White House Open to Stakeholder Meetings about Drone Operations Over People

In a major new development, the FAA has just sent to the White House Office of Information and Regulatory Affairs (OIRA) the proposed rulemaking for performance-based standards and means-of-compliance for the operation of small unmanned aircraft systems (UAS, or so-called “drones”) over unsheltered people not directly participating in the operation.

This is big news and an important step in moving drone policymaking forward. As most of you likely know, the current Part 107, which went into effect in August, does not allow for flights over unsheltered people not directly participating in the operation – in other words, anyone other than your remote pilot, visual observer, or anyone else essential to the flight operation.
Continue Reading

The split of competences between the European Union (“EU”) and its Member States has been a point of friction in the setting out of the future European rules on unmanned aircraft system (“UAS”). In December 2015, the European Commission advocated in its Aviation Strategy for the need for a common regulatory framework across the EU to ensure a single European UAS market. The European Aviation Safety Agency (“EASA”), headquartered in Cologne (Germany), would play a crucial role in defining the common European standards.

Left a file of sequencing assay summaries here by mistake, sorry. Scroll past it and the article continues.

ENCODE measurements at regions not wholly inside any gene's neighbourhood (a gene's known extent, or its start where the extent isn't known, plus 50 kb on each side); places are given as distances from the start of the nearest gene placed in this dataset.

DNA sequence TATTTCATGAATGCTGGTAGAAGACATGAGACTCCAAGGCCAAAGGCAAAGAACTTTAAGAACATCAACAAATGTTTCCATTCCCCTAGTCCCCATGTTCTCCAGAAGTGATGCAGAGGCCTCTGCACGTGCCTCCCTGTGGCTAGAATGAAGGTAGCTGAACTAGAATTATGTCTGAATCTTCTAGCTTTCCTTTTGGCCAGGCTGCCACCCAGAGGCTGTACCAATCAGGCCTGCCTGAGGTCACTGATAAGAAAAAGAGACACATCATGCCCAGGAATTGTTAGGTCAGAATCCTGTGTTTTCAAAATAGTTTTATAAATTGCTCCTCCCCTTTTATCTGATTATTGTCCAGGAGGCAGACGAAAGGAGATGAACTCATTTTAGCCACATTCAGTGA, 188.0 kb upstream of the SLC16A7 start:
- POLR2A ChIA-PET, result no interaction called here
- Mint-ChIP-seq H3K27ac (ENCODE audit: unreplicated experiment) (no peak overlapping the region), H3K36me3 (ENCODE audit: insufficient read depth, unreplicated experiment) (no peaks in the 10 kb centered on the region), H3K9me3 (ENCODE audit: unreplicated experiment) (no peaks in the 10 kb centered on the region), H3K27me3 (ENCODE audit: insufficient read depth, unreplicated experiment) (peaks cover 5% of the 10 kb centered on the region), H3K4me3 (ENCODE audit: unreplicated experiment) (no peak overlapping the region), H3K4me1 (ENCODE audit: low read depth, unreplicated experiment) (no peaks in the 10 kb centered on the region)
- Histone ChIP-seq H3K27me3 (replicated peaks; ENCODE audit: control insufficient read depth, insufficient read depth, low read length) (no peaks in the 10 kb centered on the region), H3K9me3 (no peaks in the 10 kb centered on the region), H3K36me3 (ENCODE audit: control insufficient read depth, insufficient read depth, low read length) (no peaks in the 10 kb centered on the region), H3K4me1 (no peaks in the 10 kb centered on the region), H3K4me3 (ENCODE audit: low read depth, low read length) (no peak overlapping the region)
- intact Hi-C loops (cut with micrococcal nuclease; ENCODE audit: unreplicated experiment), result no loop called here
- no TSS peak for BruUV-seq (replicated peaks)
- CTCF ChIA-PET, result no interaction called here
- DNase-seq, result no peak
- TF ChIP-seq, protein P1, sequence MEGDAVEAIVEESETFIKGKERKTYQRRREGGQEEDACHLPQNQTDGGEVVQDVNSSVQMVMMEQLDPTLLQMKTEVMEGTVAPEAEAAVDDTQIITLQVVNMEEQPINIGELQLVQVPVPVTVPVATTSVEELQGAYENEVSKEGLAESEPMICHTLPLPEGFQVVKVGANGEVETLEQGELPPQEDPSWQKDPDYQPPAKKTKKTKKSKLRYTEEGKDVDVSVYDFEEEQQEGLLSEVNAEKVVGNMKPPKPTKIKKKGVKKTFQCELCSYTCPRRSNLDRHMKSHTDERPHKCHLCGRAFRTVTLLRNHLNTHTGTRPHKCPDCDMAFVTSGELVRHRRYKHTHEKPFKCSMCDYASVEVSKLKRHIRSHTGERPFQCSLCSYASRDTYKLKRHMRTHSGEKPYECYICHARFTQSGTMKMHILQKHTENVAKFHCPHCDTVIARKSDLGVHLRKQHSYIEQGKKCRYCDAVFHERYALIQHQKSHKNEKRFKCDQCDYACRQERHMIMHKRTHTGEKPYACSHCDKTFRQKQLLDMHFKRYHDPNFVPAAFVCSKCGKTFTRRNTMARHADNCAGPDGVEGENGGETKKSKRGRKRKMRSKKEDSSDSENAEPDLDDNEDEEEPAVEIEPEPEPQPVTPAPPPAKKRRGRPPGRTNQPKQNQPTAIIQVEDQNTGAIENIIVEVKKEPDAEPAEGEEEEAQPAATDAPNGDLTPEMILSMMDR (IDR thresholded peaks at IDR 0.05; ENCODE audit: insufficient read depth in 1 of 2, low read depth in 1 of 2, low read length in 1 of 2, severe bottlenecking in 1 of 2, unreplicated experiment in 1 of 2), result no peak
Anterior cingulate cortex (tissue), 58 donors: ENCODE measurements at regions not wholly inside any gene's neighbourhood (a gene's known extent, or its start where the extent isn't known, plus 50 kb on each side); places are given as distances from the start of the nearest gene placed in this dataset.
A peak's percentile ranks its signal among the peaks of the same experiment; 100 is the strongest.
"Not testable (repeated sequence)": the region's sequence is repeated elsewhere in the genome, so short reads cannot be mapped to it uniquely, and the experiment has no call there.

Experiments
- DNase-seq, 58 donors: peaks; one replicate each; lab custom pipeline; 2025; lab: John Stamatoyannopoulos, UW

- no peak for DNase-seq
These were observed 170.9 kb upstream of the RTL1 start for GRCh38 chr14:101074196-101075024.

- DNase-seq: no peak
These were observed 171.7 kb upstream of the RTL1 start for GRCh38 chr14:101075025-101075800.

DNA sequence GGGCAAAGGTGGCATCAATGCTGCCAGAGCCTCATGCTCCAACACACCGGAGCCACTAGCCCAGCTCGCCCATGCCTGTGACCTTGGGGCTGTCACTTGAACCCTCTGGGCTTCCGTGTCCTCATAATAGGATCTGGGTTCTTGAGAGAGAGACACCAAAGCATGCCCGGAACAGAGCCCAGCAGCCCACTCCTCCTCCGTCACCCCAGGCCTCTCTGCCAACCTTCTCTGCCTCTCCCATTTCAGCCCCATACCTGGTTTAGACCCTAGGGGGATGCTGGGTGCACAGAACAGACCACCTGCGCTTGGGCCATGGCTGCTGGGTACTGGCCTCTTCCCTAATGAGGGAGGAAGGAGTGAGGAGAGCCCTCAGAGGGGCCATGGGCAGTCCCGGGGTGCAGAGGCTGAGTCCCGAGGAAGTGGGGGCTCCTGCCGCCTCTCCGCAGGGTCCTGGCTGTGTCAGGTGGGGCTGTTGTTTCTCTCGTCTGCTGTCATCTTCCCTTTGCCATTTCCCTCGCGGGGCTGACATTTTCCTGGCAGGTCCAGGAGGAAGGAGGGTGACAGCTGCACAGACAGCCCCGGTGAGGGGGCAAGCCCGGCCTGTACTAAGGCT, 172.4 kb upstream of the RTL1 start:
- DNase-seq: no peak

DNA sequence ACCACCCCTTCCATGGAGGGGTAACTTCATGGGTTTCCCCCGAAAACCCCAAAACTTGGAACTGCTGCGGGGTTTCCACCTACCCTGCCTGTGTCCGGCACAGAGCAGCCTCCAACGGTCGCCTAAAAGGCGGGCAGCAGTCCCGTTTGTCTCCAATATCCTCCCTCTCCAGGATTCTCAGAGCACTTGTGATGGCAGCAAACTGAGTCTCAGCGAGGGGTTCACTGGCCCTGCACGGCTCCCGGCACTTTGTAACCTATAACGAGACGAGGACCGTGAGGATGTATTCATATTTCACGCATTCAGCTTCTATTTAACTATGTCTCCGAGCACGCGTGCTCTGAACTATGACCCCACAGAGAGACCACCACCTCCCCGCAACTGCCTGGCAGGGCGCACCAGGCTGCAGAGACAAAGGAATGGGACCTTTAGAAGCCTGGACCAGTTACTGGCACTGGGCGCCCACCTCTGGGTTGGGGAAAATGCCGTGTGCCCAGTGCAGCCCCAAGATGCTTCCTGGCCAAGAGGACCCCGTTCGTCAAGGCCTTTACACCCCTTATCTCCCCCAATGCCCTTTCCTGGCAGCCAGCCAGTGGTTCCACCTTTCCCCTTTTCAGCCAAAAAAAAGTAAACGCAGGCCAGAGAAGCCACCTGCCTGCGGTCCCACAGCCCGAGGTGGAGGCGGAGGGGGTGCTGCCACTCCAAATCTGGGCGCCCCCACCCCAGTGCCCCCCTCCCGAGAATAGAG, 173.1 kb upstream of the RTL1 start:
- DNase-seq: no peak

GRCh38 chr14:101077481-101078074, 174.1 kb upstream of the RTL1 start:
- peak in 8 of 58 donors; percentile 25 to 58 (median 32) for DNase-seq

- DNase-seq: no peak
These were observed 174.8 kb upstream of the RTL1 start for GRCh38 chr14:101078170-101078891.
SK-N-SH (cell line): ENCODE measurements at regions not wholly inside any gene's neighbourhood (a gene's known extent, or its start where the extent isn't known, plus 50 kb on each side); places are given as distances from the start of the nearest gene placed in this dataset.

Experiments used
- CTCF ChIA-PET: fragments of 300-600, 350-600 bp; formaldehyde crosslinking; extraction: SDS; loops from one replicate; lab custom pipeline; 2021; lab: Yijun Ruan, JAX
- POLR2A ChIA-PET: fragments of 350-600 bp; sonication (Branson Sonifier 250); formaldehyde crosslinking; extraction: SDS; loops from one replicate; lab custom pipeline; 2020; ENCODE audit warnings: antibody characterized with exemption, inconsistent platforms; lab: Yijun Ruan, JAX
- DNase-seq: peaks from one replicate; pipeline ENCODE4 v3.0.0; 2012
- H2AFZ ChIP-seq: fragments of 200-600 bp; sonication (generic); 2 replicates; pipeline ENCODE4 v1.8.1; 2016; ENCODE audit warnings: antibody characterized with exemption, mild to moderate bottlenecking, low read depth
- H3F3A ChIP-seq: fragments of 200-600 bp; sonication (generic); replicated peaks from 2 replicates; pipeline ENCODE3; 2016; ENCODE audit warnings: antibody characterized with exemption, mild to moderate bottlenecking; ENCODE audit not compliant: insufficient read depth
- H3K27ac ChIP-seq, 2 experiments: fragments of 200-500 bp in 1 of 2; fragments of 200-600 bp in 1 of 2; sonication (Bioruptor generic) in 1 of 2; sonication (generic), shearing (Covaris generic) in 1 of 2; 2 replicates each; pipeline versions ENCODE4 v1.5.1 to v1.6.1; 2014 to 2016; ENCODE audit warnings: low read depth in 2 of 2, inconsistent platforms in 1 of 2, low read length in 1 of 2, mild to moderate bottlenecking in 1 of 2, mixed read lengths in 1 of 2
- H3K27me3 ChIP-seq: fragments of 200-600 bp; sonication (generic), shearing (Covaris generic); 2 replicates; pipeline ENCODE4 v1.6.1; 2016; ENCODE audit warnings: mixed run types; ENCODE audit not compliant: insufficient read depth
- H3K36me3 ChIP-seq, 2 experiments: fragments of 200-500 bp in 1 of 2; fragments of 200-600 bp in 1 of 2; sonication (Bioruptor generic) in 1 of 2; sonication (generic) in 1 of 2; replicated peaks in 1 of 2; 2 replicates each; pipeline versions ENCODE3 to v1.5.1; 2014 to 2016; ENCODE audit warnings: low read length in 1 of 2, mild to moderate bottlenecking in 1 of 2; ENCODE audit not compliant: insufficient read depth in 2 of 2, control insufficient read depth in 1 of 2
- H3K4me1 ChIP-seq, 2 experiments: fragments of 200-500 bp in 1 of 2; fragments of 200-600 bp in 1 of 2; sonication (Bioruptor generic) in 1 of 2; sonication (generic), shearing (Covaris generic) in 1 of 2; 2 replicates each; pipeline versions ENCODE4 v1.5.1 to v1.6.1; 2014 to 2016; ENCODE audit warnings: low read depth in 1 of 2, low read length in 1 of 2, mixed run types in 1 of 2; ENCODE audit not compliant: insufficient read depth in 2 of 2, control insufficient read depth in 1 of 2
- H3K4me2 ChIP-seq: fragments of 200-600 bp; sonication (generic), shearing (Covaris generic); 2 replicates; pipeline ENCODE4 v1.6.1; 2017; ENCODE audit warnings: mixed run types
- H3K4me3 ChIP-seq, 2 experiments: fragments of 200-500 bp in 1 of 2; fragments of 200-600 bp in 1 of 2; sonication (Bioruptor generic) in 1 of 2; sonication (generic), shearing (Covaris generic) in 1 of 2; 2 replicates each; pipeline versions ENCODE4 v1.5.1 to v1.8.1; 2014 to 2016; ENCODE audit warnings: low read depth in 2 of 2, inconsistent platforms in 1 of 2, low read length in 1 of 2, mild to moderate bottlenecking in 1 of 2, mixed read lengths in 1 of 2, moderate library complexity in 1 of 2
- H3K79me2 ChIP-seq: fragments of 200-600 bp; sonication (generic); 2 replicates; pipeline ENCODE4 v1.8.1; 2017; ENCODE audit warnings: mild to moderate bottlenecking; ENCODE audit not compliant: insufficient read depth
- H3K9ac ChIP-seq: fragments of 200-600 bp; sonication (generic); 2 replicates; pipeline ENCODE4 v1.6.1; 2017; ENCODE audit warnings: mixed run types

Continue Reading

On September 21, Hogan Lovells’ Unmanned Aircraft Systems lawyers Lisa Ellman, Patrick Rizzi, Matthew Clark, and Elizabeth Meer presented a webinar on Drones on Campus: Navigating the FAA’s New Small UAS Rule.

Colleges and universities across the country are finding new and innovative ways to use unmanned aircraft or “drones.” To name just a few, higher education institutions are using drones to support research and learning in areas like precision agriculture, wildlife habitat monitoring, and aerial surveying and mapping. They are using drones to film football practices, inspect their infrastructure, and shoot promo marketing videos.